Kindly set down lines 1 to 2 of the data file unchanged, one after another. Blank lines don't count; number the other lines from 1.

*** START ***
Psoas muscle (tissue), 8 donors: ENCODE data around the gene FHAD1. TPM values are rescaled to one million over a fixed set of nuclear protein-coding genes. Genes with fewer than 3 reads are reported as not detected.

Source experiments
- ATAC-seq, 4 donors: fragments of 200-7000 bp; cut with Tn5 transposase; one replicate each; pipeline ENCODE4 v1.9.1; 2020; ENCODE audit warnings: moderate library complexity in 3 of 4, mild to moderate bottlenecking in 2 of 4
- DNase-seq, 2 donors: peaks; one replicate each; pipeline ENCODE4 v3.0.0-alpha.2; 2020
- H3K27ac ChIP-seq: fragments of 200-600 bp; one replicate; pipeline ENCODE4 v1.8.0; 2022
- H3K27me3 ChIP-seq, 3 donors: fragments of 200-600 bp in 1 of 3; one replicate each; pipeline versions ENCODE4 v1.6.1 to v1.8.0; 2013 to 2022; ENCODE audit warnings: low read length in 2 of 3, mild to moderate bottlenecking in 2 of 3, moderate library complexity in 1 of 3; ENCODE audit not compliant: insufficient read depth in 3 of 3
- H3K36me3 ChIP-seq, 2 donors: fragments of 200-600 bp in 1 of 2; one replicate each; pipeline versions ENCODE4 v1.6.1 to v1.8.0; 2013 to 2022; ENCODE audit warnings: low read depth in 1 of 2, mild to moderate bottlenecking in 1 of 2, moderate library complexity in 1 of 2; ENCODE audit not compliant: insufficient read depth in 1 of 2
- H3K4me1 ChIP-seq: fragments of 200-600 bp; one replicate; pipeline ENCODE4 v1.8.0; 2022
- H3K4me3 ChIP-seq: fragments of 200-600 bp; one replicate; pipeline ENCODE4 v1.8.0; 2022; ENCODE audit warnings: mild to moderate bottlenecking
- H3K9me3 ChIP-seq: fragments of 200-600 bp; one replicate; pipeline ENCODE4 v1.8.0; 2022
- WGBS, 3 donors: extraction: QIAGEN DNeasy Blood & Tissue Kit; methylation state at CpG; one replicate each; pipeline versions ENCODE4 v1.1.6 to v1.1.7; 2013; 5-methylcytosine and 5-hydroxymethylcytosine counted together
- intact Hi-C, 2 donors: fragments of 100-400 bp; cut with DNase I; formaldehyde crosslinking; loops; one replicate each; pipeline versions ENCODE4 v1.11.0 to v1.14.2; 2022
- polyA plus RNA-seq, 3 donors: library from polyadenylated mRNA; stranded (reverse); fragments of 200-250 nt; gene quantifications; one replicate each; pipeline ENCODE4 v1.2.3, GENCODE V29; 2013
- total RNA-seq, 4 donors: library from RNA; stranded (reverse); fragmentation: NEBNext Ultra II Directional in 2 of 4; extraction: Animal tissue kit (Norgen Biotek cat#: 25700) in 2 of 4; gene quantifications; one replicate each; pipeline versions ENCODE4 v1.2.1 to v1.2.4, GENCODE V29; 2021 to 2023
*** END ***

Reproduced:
Psoas muscle (tissue), 8 donors: ENCODE data around the gene FHAD1. TPM values are rescaled to one million over a fixed set of nuclear protein-coding genes. Genes with fewer than 3 reads are reported as not detected.

Source experiments